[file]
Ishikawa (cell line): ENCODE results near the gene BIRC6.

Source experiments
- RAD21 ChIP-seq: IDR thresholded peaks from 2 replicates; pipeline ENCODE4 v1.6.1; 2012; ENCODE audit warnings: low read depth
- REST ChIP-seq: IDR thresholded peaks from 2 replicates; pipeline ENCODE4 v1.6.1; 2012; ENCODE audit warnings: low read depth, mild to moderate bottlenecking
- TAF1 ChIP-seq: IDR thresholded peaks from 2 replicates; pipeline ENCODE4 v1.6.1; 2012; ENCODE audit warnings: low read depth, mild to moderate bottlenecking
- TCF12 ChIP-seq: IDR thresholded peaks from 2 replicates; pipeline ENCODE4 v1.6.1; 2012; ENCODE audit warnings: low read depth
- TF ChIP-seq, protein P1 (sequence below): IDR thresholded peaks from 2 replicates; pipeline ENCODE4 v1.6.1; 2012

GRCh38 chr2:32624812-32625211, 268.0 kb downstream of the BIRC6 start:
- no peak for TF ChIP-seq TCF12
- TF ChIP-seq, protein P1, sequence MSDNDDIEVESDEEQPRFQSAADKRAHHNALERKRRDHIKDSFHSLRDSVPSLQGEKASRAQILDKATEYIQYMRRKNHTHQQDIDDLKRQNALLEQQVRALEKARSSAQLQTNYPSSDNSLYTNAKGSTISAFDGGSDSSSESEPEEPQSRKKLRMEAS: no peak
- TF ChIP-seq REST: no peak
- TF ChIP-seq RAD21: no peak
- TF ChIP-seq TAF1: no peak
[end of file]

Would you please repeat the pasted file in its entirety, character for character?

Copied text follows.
Ishikawa (cell line): ENCODE results near the gene BIRC6.

Source experiments
- RAD21 ChIP-seq: IDR thresholded peaks from 2 replicates; pipeline ENCODE4 v1.6.1; 2012; ENCODE audit warnings: low read depth
- REST ChIP-seq: IDR thresholded peaks from 2 replicates; pipeline ENCODE4 v1.6.1; 2012; ENCODE audit warnings: low read depth, mild to moderate bottlenecking
- TAF1 ChIP-seq: IDR thresholded peaks from 2 replicates; pipeline ENCODE4 v1.6.1; 2012; ENCODE audit warnings: low read depth, mild to moderate bottlenecking
- TCF12 ChIP-seq: IDR thresholded peaks from 2 replicates; pipeline ENCODE4 v1.6.1; 2012; ENCODE audit warnings: low read depth
- TF ChIP-seq, protein P1 (sequence below): IDR thresholded peaks from 2 replicates; pipeline ENCODE4 v1.6.1; 2012

GRCh38 chr2:32624812-32625211, 268.0 kb downstream of the BIRC6 start:
- no peak for TF ChIP-seq TCF12
- TF ChIP-seq, protein P1, sequence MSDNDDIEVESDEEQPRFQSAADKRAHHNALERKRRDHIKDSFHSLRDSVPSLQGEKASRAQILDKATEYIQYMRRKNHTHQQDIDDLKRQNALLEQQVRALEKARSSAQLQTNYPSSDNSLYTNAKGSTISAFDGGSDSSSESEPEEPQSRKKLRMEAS: no peak
- TF ChIP-seq REST: no peak
- TF ChIP-seq RAD21: no peak
- TF ChIP-seq TAF1: no peak